Pop Song of Myself
A collection of poems I wrote for my MFA thesis. This is a small sample.
Academy of American Poets College Prize
Western Regional Honors Council Award for Poetry
Carolyn Barnes Poetry Award
1st prize, Vera Hinckley Mayhew Creative Arts Contest
To My Desk
Particle-board shore where my washed-up ideas
wash up. Swede from the province of Ikea,
land of lingonberries and floor lamps,
christened “Finn.” Bought years ago
by an ex who left and left you, little life raft,
in my storm-blown one-bedroom
in her wake. Faithful supporter
of poetry and paperclips.
Town square where the stapler
has married the hole punch
and half-read books live in towers
on the outskirts. Tonight as your fan
blows its mechanical wind, do you dream
of resurrection as dark Brazilian timber,
swaying in Amazonian breezes?
Or of dancing sambas to Antônio Carlos Jobim
on my stereo, your stiff legs loosening?
Or do you prefer the blues?
Do you memorize each line I write?
Or loathe your station in life, O station
of stationery? Are you mute and I dumb
as wood to address you like this?
These days we are both a bit unstable,
wobble of the legs and of the heart respectively.
Birthplace of “Ode to a Cucumber”
and ill-advised e-mails to old girlfriends.
Saturday evening dinner companion,
where tonight the menu is microwaved
burrito in Cheez-Whiz reduction, and I raise
in praise my Diet Coke to you.
What We Knew
The Long Hot Boil, a horror flick about
global warming, made Wayne Knutson pee his pants
on a field trip in the seventh grade, and we laughed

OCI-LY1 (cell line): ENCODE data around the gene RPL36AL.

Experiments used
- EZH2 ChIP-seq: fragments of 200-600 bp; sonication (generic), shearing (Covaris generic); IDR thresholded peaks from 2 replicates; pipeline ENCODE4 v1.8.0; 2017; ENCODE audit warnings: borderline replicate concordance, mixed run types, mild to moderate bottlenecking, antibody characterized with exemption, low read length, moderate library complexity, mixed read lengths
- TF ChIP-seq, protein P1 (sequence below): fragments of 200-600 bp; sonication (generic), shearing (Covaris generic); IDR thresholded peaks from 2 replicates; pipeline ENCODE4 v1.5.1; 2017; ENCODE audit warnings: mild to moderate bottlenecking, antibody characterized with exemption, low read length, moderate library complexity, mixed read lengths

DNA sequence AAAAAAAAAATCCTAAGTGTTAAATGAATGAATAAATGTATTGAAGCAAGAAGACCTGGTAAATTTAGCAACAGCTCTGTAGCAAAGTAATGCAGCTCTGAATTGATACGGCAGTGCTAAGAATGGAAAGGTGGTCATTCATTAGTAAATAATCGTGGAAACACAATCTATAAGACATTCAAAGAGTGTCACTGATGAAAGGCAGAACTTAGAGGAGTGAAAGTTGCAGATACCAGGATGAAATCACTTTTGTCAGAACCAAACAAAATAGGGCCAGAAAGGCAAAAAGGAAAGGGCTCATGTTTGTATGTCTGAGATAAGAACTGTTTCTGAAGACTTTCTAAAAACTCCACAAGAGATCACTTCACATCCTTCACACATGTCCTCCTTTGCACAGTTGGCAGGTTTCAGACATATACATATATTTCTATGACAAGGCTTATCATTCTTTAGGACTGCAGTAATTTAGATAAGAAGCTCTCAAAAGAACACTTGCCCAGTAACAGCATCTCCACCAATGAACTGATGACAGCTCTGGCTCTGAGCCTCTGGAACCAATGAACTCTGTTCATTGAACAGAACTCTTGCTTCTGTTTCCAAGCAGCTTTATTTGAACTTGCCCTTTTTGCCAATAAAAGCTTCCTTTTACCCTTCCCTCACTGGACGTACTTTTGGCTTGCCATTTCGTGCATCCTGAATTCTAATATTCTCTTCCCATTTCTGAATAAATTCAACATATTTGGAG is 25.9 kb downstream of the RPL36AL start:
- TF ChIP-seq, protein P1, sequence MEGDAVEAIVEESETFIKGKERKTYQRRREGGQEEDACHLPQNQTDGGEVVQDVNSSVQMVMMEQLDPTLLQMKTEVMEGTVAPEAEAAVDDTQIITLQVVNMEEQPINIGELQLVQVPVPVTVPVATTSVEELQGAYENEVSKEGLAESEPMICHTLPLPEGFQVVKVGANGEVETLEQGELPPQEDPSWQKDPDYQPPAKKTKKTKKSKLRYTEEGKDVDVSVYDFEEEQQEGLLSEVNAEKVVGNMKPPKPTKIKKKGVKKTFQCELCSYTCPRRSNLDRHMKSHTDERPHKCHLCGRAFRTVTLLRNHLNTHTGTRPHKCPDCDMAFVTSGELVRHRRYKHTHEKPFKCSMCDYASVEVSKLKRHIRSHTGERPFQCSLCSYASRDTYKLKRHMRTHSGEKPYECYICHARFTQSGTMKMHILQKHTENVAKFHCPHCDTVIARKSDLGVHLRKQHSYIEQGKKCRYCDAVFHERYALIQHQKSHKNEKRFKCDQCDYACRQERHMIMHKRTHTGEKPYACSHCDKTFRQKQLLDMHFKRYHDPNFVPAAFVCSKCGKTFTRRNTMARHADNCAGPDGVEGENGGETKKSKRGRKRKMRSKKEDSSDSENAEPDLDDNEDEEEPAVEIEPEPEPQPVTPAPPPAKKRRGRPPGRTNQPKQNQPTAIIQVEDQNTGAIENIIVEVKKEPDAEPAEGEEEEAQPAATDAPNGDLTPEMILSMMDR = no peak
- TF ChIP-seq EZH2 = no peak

at his expense. We knew that if Becky Kingsley called
you “dweeb” in phys. ed., she really meant, Kiss me
ardently by the soda machine between fifth and sixth
periods, lover boy. In junior high school I flunked
geography twice, unable to press a grimy finger
to the map and say, “Sicily,” “Beijing,” “Kalamazoo.”
Big whoop, I thought, peddling home on my blue Schwinn
with baseball cards pinned in the spokes, pausing
occasionally to chuck rocks into swimming pools.
Life was the thin stretch of rope we funambulated
on. Large quantities of Pixy Stix and a bad case
of ADD added up to weekly counseling sessions
with Mrs. Schlozenheimer, school nurse and lunch lady.
“Eat more greens, less Jujubes,” she’d say, depositing
a multivitamin in my palm with one hand, stroking
her fine blond mustache with the other, looking pensive.
Puberty hit us like a barrage of spit wads, and our voices
cracked in unison. We knew the incriminating evidence
of report cards—A for awful, D for damn fine work—
as the world spun like a lopsided basketball
on some enormous finger, leaving us dizzy.
Days lurched past like tired elephants. We longed for
pale blue summer days, sweaty palms and grass stains.
We longed for Becky Kingsley in a two-piece, or even
a one-piece. But geography had me lost. I kept waiting
for someone to point to the map and say, “You are here,”
lines of longitude and latitude wrapping me up like
a safety belt. Did we know the Pathway to Enlightenment?
We knew a shortcut to 7Eleven, and seven ways to
conjugate the verb esperar—to wait. We knew enough
math to realize that the X of desire rarely equaled the Y
of reality. Like equations, we waited for a solution.
Mrs. Schlozenheimer shoveled more coleslaw onto our trays,
her thin purple hairnet holding things in place.